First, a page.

Mel Gibson smoking in a hotel room, vigils at the Lincoln Memorial, the Malta Summit meeting between President Bush and Gorbachev — these are a handful of moments Binghamton University alumnus Matthew Mendelsohn has captured throughout his career.
Mendelsohn graduated from BU in 1985 with a B.A. in English and spoke in the New University Union as part of the Fleishman Center’s Cool Connections, Hot Alumni program. A former Pipe Dream photographer, Mendelsohn was brought to campus to celebrate the 45th anniversary of Pipe Dream’s 1970 name change from The Colonial News.
After his graduation, Mendelsohn was a photographer at the Binghamton Press & Sun-Bulletin, eventually moving on to USA Today. He then wrote for both the New York Times and the Washington Post. For several years he photographed celebrities and sporting events before leaving to work with his brother to write a New York Times Magazine story investigating who killed their great uncle during the Holocaust. Inspired by this story and, due to a knack for listening, his career moved in a different direction — writing.
“It’s just in my DNA: When I hear a good story, I latch onto it,” Mendelsohn said. “You have to be able to connect and you have to be able to listen.”
More recently, Mendelsohn founded Matt Mendelsohn Photography. Through it, he is hired to photograph weddings — which pays the bills — whilst also finding stories that are worth telling. In once instance, he photographed the wedding of a deaf couple. Mendelsohn then stayed in touch with them over the years, documenting all the milestones in their lives, including the birth of their two children, one of whom has various medical problems and underwent open-heart surgery as a newborn.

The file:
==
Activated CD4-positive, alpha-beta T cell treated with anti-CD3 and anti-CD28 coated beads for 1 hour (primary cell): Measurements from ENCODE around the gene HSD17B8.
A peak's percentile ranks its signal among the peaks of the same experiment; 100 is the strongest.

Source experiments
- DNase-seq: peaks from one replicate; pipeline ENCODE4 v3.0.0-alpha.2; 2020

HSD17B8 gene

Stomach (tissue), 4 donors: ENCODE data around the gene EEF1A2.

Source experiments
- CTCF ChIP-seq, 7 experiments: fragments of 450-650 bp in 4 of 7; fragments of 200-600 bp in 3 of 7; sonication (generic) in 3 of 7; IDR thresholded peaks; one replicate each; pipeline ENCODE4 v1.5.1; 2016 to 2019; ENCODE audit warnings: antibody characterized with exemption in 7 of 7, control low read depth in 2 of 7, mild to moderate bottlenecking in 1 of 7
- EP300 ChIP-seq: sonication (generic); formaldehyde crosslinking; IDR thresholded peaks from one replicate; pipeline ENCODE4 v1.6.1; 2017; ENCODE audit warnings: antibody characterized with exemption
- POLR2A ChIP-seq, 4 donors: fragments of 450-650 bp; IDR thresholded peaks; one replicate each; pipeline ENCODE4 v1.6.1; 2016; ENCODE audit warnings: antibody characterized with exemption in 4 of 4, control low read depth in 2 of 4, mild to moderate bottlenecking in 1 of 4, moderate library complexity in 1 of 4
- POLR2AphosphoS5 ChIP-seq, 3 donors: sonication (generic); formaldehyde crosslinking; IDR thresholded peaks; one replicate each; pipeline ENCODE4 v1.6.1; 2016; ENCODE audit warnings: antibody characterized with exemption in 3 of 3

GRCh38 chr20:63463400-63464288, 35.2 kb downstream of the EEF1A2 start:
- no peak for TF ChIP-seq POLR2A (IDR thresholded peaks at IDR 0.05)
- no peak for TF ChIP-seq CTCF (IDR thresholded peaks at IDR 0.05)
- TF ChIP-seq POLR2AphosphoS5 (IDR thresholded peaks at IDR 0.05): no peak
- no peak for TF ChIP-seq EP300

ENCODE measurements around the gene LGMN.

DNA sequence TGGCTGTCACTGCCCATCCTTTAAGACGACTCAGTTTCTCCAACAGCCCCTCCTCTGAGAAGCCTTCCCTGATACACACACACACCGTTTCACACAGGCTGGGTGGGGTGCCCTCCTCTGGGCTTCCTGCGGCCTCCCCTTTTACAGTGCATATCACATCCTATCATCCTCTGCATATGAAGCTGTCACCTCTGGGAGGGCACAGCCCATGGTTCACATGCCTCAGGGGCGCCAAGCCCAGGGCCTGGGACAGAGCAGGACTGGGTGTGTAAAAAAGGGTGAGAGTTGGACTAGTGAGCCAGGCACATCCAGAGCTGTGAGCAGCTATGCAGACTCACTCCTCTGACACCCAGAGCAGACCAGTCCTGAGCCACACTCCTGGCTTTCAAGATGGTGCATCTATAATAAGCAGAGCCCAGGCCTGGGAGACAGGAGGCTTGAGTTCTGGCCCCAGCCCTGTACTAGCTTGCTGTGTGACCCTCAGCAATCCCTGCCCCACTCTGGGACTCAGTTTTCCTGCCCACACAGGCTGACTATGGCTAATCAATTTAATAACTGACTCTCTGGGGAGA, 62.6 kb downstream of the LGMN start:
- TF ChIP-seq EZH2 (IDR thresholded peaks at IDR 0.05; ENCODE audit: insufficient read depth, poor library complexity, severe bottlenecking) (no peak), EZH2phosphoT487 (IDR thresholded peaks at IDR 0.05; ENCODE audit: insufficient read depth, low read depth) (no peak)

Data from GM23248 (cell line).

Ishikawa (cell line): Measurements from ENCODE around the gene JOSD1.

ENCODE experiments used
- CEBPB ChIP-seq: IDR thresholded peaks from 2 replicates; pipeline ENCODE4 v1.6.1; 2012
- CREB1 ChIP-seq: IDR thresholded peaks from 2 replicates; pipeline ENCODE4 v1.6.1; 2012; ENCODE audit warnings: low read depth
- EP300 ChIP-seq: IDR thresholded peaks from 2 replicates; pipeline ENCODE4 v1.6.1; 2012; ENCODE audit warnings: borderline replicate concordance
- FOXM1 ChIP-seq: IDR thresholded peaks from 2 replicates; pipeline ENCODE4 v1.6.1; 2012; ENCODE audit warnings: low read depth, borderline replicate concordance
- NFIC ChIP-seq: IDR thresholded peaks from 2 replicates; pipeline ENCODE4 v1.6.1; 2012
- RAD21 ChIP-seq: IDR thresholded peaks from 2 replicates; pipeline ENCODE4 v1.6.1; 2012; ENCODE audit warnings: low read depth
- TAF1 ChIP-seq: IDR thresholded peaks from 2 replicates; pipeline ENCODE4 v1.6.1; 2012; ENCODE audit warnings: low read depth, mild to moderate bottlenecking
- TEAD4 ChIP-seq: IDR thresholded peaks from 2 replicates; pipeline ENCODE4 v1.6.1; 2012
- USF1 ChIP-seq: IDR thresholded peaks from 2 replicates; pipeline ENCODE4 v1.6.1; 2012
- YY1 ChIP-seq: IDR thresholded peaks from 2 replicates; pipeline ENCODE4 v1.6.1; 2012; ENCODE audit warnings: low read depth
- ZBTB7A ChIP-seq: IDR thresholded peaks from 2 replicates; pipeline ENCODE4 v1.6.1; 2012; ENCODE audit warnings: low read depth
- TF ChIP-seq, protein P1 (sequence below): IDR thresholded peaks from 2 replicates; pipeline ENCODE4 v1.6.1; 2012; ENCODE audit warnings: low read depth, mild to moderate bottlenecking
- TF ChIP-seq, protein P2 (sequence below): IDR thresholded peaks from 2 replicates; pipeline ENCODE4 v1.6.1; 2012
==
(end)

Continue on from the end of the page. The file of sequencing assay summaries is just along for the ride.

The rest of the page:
Mendelsohn also shared the story of Lindsay Ess, a young woman who had her arms and legs amputated a result of a surgical complication. He had heard about Lindsay at a wedding he was photographing when the hairdresser asked him to pray for her friend’s daughter. Mendelsohn then reached out to the family. On Friday, he showed a photo essay of Lindsay’s recovery. She ended up being the recipient of one of the first-ever bilateral hand transplants.
“I just thought it sounded like a story that needed to be covered,” he said.
However, Mendelsohn said that he now prefers writing to photography, because he believes the photograph has gone from being an absolute truth to an absolute non-truth.
“I like to write because you can’t fake being a writer,” Mendelsohn said. “And now you can sort of fake being a photographer. Everybody is a photographer now and it’s kind of a bummer.”
Jake Ratner, a senior majoring in art and design, said he went to the event to get a preview of the road ahead by seeing how Mendelsohn navigated an artistic market.
“I thought it was a great opportunity to hear about the possibilities of a career in a creative industry from someone who has been a part of it for longer than I’ve been alive,” Ratner said. “Matt’s lessons push me to make sure I look and listen at everything going on around me, because you never know where a story will end based on how it started.”
Mendelsohn stressed that the stories he writes do not have to be about famous celebrities or sports games, saying that writing about interesting people is much more real.
“Listen carefully — when people say things to you, there’s a story there,” he said. “As you get older you realize the best stories are right under your thumb.”
As a photographer on Pipe Dream, Mendelsohn took photos for Ron Klempner, the sports editor in the early ’80s, who was in attendance. Even then, Klempner said, he knew journalism was going to be Mendelsohn’s life.
“As if it isn’t enough to take incredible pictures to evoke in people all the emotions that his photos evoke,” Klempner said, “the fact that he can write about it as well is just the most unique experience that you’ll ever find.”